[00:25:38] Alisha: Very, very fascinating. Thank you for that. So, during the 1950s and across the Cold War, Hoover’s FBI turned its attention back to the war on Communism and rooting out Soviet spies, including aggressively prosecuting accused spies like Alger Hiss and the Rosenbergs. Can you talk about Hoover in this role as a cold warrior?

THIS FAR about 26:00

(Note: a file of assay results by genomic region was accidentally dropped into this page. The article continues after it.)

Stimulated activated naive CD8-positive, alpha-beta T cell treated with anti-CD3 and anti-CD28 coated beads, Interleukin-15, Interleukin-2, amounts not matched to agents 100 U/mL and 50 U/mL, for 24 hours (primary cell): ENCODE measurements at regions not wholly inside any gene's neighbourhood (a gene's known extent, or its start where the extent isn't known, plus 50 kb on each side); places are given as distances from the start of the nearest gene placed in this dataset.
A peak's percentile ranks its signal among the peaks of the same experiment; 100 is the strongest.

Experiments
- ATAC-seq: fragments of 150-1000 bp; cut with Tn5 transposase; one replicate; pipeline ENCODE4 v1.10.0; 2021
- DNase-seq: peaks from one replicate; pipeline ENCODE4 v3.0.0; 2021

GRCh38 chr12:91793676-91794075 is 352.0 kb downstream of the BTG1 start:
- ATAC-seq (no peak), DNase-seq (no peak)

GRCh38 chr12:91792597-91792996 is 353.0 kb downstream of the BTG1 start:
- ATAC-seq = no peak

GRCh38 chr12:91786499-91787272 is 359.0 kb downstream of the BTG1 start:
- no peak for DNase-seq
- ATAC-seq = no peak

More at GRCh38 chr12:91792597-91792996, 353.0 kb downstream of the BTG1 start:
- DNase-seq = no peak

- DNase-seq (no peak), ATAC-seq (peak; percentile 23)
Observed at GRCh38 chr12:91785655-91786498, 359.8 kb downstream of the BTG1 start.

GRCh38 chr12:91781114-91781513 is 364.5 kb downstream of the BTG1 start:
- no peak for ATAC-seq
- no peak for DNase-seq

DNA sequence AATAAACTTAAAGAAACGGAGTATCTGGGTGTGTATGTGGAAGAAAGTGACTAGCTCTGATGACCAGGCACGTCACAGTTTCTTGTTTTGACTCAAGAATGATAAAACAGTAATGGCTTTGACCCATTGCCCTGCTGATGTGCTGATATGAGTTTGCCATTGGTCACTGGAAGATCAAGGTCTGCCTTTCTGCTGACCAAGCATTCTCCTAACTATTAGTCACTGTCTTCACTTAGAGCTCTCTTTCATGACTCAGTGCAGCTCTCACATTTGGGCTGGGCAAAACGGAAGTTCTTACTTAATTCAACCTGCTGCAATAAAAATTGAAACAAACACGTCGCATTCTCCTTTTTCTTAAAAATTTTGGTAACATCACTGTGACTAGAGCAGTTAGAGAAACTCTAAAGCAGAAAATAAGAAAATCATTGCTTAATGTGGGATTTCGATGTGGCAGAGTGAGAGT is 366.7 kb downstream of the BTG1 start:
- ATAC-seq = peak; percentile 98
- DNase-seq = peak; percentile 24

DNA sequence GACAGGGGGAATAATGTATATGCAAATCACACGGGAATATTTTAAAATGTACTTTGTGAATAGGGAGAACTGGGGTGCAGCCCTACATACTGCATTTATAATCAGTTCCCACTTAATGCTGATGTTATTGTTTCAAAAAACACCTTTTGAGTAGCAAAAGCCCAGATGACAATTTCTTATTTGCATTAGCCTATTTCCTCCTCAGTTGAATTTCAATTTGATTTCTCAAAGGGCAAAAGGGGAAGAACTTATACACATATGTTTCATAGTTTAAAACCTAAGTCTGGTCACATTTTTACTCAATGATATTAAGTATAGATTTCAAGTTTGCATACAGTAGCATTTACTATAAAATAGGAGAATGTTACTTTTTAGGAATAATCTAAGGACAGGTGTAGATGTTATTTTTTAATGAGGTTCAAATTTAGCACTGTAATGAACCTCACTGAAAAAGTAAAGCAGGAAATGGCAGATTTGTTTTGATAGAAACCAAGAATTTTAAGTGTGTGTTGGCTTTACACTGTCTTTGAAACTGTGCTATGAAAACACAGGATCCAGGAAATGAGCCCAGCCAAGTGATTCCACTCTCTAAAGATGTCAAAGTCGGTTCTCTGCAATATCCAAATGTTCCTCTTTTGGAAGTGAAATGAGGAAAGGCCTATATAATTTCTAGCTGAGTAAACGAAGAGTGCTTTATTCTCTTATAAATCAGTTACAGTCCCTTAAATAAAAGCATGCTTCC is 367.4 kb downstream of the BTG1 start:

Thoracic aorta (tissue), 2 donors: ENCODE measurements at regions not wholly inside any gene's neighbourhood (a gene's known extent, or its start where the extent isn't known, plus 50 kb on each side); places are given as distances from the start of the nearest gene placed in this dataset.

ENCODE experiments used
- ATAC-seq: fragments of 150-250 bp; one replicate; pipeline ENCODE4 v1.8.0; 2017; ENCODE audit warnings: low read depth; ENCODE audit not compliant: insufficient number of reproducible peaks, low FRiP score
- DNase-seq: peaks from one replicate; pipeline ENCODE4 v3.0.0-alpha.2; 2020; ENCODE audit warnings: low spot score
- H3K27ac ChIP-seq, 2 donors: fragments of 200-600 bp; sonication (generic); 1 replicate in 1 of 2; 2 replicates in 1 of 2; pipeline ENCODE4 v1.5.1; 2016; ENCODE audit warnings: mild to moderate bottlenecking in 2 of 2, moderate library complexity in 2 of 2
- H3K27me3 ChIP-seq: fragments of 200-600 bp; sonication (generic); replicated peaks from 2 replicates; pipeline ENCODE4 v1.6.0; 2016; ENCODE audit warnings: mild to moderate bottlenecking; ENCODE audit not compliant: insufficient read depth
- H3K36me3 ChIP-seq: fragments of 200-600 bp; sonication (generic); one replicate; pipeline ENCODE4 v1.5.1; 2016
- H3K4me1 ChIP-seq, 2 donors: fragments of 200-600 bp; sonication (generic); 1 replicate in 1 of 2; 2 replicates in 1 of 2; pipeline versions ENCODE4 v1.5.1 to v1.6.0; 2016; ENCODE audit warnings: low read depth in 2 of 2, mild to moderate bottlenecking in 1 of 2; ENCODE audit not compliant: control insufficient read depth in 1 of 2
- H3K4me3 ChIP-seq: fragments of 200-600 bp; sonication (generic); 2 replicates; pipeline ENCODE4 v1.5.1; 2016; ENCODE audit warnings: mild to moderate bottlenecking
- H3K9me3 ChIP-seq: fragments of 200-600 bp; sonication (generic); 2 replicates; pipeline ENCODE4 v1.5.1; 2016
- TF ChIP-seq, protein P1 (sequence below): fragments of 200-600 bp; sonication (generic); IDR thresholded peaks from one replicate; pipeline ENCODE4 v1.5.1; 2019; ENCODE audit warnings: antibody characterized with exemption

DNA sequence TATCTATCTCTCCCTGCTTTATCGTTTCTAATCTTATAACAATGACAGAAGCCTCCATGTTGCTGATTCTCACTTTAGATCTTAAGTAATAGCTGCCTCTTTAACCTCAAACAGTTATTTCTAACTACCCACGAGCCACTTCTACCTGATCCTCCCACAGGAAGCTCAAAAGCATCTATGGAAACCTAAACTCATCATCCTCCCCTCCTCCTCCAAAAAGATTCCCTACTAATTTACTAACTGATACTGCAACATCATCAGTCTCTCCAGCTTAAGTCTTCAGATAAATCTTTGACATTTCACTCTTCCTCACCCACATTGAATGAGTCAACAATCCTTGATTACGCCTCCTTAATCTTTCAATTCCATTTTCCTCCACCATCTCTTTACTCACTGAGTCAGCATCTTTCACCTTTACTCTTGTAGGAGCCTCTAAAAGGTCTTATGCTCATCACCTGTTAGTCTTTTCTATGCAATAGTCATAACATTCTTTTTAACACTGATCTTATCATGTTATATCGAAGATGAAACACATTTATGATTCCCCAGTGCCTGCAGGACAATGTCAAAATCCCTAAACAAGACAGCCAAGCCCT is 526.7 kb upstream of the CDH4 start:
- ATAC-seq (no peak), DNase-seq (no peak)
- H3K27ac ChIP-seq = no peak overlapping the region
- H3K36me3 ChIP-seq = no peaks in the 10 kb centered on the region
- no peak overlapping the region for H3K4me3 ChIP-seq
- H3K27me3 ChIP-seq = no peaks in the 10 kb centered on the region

[00:25:59] Beverly: This was really the cause of Hoover’s life, the thing that he cared the most about, and I think probably the place that he had the widest influence outside of kind of professional law enforcement. And some of the techniques that we talked about there, you know, from very early on Hoover was a devout anti-communist, and he really thought of himself as the government’s great expert on Communism. Within the Bureau in the 1940s, they used to talk about themselves as the quote one bulwark against the Communist threat in the United States. And I think what makes Hoover really interesting and powerful on this question is that, unlike a figure like Joseph McCarthy, right, who was a very headline-grabbing demagogue who was there in a very prominent way in the ‘50s, but kind of came and went — he burst on the national scene in 1950, he was censured by his own Senate colleagues by the end of 1954, and then he kind of drank himself to death and was gone, died in 1957. Right, so we tend to imagine someone like McCarthy, but Hoover was much more powerful and much more sustained, and I think really built a whole range of structures to kind of prosecute the Red Scare and the broader anti-communist agenda. And that was everything from what the FBI was doing in terms of surveillance and investigation and sometimes court cases to writing his own books and making his own speeches and declarations about the American way of life and how individual citizens could fight Communism.